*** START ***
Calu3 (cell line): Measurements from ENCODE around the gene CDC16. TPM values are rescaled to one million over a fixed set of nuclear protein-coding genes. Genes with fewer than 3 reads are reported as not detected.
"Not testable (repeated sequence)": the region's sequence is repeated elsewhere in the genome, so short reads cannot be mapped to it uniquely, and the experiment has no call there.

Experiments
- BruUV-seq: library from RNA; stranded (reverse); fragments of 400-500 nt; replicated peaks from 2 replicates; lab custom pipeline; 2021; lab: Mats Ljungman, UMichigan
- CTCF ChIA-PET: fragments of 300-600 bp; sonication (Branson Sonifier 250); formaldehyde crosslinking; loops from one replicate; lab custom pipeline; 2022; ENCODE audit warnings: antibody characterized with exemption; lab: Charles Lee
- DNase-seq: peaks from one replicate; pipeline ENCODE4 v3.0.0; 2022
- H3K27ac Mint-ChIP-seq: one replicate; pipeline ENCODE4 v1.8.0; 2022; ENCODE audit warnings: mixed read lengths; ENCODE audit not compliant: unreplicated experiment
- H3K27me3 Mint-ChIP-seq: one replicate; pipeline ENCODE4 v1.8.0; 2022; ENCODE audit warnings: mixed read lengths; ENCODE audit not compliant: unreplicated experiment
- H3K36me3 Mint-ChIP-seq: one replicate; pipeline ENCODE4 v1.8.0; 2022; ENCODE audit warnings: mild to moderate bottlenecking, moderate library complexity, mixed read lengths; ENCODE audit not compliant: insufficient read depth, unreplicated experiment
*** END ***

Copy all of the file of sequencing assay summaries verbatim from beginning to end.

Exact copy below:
Calu3 (cell line): Measurements from ENCODE around the gene CDC16. TPM values are rescaled to one million over a fixed set of nuclear protein-coding genes. Genes with fewer than 3 reads are reported as not detected.
"Not testable (repeated sequence)": the region's sequence is repeated elsewhere in the genome, so short reads cannot be mapped to it uniquely, and the experiment has no call there.

Experiments
- BruUV-seq: library from RNA; stranded (reverse); fragments of 400-500 nt; replicated peaks from 2 replicates; lab custom pipeline; 2021; lab: Mats Ljungman, UMichigan
- CTCF ChIA-PET: fragments of 300-600 bp; sonication (Branson Sonifier 250); formaldehyde crosslinking; loops from one replicate; lab custom pipeline; 2022; ENCODE audit warnings: antibody characterized with exemption; lab: Charles Lee
- DNase-seq: peaks from one replicate; pipeline ENCODE4 v3.0.0; 2022
- H3K27ac Mint-ChIP-seq: one replicate; pipeline ENCODE4 v1.8.0; 2022; ENCODE audit warnings: mixed read lengths; ENCODE audit not compliant: unreplicated experiment
- H3K27me3 Mint-ChIP-seq: one replicate; pipeline ENCODE4 v1.8.0; 2022; ENCODE audit warnings: mixed read lengths; ENCODE audit not compliant: unreplicated experiment
- H3K36me3 Mint-ChIP-seq: one replicate; pipeline ENCODE4 v1.8.0; 2022; ENCODE audit warnings: mild to moderate bottlenecking, moderate library complexity, mixed read lengths; ENCODE audit not compliant: insufficient read depth, unreplicated experiment